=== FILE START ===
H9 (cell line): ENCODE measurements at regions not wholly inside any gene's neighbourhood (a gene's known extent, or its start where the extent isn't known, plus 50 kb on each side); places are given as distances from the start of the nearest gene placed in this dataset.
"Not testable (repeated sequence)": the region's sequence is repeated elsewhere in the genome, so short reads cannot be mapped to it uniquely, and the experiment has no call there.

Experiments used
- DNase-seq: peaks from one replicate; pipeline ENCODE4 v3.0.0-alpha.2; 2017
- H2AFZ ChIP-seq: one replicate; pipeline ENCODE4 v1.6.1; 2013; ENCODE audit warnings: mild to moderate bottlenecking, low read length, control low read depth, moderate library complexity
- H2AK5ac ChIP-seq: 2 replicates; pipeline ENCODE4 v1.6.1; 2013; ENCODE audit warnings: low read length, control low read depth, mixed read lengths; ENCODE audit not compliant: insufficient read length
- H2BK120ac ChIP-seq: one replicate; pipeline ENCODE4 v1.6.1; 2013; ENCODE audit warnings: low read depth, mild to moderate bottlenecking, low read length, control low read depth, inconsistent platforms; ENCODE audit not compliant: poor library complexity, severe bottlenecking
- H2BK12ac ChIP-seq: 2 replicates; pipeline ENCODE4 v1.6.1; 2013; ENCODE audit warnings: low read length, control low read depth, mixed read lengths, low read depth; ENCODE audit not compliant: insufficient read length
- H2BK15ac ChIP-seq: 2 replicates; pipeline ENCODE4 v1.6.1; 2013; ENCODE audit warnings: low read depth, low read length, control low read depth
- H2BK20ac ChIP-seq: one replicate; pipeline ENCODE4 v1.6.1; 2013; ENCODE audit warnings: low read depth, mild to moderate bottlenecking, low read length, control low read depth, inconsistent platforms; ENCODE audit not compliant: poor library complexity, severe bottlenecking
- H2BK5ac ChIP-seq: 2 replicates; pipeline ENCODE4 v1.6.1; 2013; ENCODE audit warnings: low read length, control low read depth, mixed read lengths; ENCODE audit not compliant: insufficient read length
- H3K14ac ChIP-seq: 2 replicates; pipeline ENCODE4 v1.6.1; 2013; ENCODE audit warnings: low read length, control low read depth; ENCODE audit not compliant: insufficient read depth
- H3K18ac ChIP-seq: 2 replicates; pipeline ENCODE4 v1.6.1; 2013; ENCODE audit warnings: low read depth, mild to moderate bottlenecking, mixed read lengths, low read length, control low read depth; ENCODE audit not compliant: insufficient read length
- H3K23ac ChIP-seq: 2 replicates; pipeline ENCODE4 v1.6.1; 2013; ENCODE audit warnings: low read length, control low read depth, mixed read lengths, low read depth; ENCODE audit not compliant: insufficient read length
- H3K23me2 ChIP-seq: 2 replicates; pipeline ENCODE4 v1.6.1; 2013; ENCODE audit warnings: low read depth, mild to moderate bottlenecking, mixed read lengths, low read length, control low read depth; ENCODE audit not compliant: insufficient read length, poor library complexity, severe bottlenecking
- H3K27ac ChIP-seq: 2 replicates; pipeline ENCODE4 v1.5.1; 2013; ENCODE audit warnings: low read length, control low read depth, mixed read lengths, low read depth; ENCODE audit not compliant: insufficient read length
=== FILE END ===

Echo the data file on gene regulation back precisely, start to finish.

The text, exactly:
H9 (cell line): ENCODE measurements at regions not wholly inside any gene's neighbourhood (a gene's known extent, or its start where the extent isn't known, plus 50 kb on each side); places are given as distances from the start of the nearest gene placed in this dataset.
"Not testable (repeated sequence)": the region's sequence is repeated elsewhere in the genome, so short reads cannot be mapped to it uniquely, and the experiment has no call there.

Experiments used
- DNase-seq: peaks from one replicate; pipeline ENCODE4 v3.0.0-alpha.2; 2017
- H2AFZ ChIP-seq: one replicate; pipeline ENCODE4 v1.6.1; 2013; ENCODE audit warnings: mild to moderate bottlenecking, low read length, control low read depth, moderate library complexity
- H2AK5ac ChIP-seq: 2 replicates; pipeline ENCODE4 v1.6.1; 2013; ENCODE audit warnings: low read length, control low read depth, mixed read lengths; ENCODE audit not compliant: insufficient read length
- H2BK120ac ChIP-seq: one replicate; pipeline ENCODE4 v1.6.1; 2013; ENCODE audit warnings: low read depth, mild to moderate bottlenecking, low read length, control low read depth, inconsistent platforms; ENCODE audit not compliant: poor library complexity, severe bottlenecking
- H2BK12ac ChIP-seq: 2 replicates; pipeline ENCODE4 v1.6.1; 2013; ENCODE audit warnings: low read length, control low read depth, mixed read lengths, low read depth; ENCODE audit not compliant: insufficient read length
- H2BK15ac ChIP-seq: 2 replicates; pipeline ENCODE4 v1.6.1; 2013; ENCODE audit warnings: low read depth, low read length, control low read depth
- H2BK20ac ChIP-seq: one replicate; pipeline ENCODE4 v1.6.1; 2013; ENCODE audit warnings: low read depth, mild to moderate bottlenecking, low read length, control low read depth, inconsistent platforms; ENCODE audit not compliant: poor library complexity, severe bottlenecking
- H2BK5ac ChIP-seq: 2 replicates; pipeline ENCODE4 v1.6.1; 2013; ENCODE audit warnings: low read length, control low read depth, mixed read lengths; ENCODE audit not compliant: insufficient read length
- H3K14ac ChIP-seq: 2 replicates; pipeline ENCODE4 v1.6.1; 2013; ENCODE audit warnings: low read length, control low read depth; ENCODE audit not compliant: insufficient read depth
- H3K18ac ChIP-seq: 2 replicates; pipeline ENCODE4 v1.6.1; 2013; ENCODE audit warnings: low read depth, mild to moderate bottlenecking, mixed read lengths, low read length, control low read depth; ENCODE audit not compliant: insufficient read length
- H3K23ac ChIP-seq: 2 replicates; pipeline ENCODE4 v1.6.1; 2013; ENCODE audit warnings: low read length, control low read depth, mixed read lengths, low read depth; ENCODE audit not compliant: insufficient read length
- H3K23me2 ChIP-seq: 2 replicates; pipeline ENCODE4 v1.6.1; 2013; ENCODE audit warnings: low read depth, mild to moderate bottlenecking, mixed read lengths, low read length, control low read depth; ENCODE audit not compliant: insufficient read length, poor library complexity, severe bottlenecking
- H3K27ac ChIP-seq: 2 replicates; pipeline ENCODE4 v1.5.1; 2013; ENCODE audit warnings: low read length, control low read depth, mixed read lengths, low read depth; ENCODE audit not compliant: insufficient read length